|PROJECT NAME||New York City Townhouse|
|SQ. FT.||3,250 SQF|
The town houses that bring a stateliness to many New York streets are, as the song goes, practiced at the art of deception. Outwardly they convey the privileged domesticity of the 19th-century single-family residence. But behind the facades typically lurks a different reality: confining, nondescript apartments, carved out with brute idiosyncrasy. It’s a dichotomy that is especially startling in the city’s exclusive uptown environs, where one assumes the good life still prevails—and where, in the course of two renovations over eight years, the very downtown firm Lewis.Tsurumaki.Lewis combined three town-house apartments into a 21st-century version of old-world grandeur.
The four-story-plus-garden-level residence had been divided into apartments of different sizes and configurations. But there was a further twist: Floor levels in the front of the building did not align with those in the back. Spaces behind the street facade retained the high ceilings and grand proportions of the original architecture; those behind the garden facade had lower ceilings because an extra floor had been sandwiched in. Marc Tsurumaki, who led the project, speculates that when the house was converted, the developers gutted the rear portion and reconstructed it with compressed ceiling heights to gain the additional, squeezed-in story.
The misalignment didn’t affect the initial renovation, which was confined to the town house’s rear. LTL’s client, who owned a small one-bedroom duplex spanning the garden and first floors, purchased a second-floor studio directly above. He engaged the firm to refashion it into a master suite and connect it to there designed living/kitchen and guest room/office levels below. Tsurumaki accomplished this with a spiral staircase that forms the renovation’s most distinctive element. Enclosed in a cylindrical blackened-steel screen featuring a laser cut pattern, the stair expresses the hermetic, inward-looking quality of the small, stacked spaces.
So, when the adjacent street-front duplex became available, LTL’s client purchased it. Given their capacious original proportions, the one-bedroom duplex’s two main spaces would serve as the combined apartment’s grand living and dining rooms, while the intimately scaled triplex would contain the bedrooms and informal social areas. The front/rear misalignment, however, produced a daunting challenge: With a triplex in back and a duplex-plus-mezzanine in front, Tsurumaki was faced with combining six different levels, spread over 3,250 square feet, into a coherent home. “Visually and spatially, how do we make it continuous instead of compartmentalized?” Tsurumaki recalls wondering.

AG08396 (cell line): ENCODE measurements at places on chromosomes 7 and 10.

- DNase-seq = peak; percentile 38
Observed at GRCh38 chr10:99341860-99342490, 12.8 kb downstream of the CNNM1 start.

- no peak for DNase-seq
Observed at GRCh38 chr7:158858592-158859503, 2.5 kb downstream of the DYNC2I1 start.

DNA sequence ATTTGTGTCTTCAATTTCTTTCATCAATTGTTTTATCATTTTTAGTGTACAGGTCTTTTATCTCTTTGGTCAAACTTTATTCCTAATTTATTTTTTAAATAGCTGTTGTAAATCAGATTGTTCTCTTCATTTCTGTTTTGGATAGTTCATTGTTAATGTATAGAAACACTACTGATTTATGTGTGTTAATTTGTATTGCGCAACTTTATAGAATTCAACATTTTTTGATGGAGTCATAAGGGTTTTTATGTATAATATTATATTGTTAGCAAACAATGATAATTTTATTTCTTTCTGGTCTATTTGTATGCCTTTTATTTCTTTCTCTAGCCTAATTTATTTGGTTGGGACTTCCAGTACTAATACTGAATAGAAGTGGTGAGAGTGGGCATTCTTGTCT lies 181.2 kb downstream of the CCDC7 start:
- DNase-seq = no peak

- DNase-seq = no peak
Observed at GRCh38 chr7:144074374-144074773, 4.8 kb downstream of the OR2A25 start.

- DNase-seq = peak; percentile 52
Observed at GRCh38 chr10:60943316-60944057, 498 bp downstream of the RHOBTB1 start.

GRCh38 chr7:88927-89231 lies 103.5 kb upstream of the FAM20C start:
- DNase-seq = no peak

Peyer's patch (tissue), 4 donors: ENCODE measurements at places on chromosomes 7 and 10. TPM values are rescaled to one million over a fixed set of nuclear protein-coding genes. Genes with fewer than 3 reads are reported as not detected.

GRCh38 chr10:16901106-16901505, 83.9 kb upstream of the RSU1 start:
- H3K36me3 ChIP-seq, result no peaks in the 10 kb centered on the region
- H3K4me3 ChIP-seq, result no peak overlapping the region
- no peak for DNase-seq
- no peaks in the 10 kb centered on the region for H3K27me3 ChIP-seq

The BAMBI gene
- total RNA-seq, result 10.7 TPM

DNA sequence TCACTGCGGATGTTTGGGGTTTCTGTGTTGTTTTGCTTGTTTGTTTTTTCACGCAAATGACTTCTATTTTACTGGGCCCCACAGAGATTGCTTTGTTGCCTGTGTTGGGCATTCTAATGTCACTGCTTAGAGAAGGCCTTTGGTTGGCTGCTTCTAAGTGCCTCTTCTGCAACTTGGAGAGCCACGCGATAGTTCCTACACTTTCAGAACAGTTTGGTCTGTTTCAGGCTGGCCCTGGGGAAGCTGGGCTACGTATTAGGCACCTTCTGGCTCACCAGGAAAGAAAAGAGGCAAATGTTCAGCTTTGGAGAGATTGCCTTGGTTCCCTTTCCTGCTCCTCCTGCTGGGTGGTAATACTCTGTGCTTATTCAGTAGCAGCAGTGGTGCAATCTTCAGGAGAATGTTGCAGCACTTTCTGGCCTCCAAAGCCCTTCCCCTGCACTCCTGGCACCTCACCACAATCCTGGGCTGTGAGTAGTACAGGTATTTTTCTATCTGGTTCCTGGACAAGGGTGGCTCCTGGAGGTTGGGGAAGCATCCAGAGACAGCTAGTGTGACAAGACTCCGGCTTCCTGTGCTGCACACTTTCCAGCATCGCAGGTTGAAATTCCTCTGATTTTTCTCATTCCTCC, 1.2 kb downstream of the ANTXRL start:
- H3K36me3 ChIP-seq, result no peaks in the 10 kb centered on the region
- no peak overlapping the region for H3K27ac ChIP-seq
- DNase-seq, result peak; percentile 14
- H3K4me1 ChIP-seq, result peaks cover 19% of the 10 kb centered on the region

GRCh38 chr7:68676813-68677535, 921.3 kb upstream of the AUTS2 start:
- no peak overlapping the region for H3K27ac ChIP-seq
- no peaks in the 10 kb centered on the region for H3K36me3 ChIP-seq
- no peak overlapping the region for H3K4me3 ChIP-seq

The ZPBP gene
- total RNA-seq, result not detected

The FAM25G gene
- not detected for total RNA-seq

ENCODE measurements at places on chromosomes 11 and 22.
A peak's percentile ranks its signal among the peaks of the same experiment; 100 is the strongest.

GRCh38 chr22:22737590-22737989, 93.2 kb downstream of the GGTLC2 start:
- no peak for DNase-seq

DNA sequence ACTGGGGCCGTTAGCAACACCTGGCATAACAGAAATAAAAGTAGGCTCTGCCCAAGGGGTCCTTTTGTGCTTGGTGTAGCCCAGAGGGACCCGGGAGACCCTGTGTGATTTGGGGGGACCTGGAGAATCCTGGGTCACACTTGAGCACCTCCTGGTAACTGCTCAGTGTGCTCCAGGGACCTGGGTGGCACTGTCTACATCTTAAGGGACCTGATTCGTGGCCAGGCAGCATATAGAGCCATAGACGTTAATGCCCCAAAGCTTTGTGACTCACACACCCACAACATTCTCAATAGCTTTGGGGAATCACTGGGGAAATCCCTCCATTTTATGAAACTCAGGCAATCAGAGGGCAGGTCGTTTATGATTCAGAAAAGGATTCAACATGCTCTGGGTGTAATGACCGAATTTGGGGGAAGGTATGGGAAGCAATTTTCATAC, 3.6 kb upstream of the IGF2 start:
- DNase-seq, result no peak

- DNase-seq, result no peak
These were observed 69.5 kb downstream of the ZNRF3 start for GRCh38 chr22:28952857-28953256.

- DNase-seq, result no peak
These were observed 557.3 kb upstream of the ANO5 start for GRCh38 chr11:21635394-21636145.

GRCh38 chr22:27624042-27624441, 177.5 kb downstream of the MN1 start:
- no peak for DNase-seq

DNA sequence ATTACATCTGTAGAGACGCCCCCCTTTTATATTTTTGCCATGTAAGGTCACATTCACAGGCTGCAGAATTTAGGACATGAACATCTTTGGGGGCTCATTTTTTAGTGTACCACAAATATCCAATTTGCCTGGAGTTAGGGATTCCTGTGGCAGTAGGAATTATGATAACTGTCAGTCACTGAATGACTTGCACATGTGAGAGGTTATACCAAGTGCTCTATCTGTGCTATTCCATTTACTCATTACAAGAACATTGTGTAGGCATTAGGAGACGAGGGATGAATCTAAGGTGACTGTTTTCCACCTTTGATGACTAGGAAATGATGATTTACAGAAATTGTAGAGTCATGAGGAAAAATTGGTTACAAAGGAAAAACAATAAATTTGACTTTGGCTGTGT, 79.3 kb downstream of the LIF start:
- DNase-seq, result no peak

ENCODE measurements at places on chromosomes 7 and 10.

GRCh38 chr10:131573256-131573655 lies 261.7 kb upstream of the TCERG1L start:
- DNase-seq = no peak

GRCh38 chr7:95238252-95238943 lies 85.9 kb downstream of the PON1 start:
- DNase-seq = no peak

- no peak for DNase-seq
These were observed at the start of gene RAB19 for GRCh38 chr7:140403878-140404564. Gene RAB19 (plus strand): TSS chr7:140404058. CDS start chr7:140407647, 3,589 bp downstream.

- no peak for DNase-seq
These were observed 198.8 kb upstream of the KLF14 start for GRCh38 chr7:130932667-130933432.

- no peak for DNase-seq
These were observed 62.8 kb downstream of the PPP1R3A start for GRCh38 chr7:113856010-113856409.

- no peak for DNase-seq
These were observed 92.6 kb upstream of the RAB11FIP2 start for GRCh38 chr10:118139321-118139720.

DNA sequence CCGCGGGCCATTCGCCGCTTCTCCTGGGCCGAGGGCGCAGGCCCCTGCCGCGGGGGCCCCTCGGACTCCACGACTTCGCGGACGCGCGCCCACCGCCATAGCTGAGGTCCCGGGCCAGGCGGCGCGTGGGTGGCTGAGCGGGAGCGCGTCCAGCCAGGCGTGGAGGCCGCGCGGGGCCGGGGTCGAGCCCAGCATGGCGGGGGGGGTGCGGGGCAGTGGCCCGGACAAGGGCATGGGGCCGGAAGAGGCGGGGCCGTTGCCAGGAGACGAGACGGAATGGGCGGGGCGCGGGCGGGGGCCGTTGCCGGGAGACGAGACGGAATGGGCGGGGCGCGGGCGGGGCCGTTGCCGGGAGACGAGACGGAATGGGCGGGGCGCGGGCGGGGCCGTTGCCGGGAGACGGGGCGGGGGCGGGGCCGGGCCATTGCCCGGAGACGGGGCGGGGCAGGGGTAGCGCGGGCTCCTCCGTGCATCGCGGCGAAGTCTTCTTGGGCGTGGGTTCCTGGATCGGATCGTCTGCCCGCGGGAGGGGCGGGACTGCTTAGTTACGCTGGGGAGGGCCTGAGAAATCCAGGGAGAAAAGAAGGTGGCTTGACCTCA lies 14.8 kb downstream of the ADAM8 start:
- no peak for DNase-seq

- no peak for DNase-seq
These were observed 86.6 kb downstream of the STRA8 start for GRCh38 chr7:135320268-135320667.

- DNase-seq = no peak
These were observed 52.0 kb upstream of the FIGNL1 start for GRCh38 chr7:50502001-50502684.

His solution amounted to a bravura example of vive la difference: He excavated a gap, measuring nearly 4 feet wide and rising up 27 feet, between the front and rear apartments, thereby exposing five of the six floors to one another (the garden level remains out of view). “By revealing the condition, we created a ricochet of relationships between the different levels of the apartment, the public and the private,” the architect continues. “It was important that you could stand in the middle and see from the street to the garden.”
The apartments were sutured back together with an equally dramatic gesture: A grand public stair, partially enclosed by a slatted-oak-and-blackened-steel screen, cascades down the five levels like a waterfall; it not only joins the floors but also facilitates ever-changing views as one moves up and down. Because the stair is both cantilevered and hung from the ceiling, it looks surprisingly weightless, a sensation intensified by the landings, which seem to float between the floor levels. The structure also helps unify the street and garden sides aesthetically: The screen plays off the pattern of the spiral stair’s enclosure, converting its tight perforations into a more flowing visual composition.
“The architecture, interiors, and client’s art collection were all to mesh well together,” explains interior designer Jeff Lincoln, who developed the project’s decorative scheme. This proved a tricky balance. The owner requested contemporary spaces, accented by mid-century-modern furnishings, as a counterpoint to the building’s traditional profile. Yet Lincoln wanted to avoid an excess of the usual vintage collectible suspects that he believed would feel neither less traditional nor more connected to the client’s “aggressively contemporary” art collection, which includes works by Tom Sachs, Catherine Opie, and Vik Muniz.
Accordingly, the Jeff Lincoln Interiors principal introduced contemporary and custom pieces into the mix and, where possible, updated the classics, as with the metallic-silver leather upholstery on a pair of vintage T.H. Robsjohn-Gibbings chairs—“that little kick makes the old pieces feel more spirited and forms a bridge to the art,” he says. For one of the custom rugs, “I channeled Piet Mondrian,” he continues. Elsewhere, a chandelier is Alexander Calderesque. Above all, the designer deferred to the architecture and selected the objects in collaboration with his client, so that “the apartment reflects who he is, not the hand of the designer.”
Ultimately, states Tsurumaki, “It was the idiosyncrasies that fascinated us,” referring to the town house in particular as well as the unknowable historical processes in cities in general.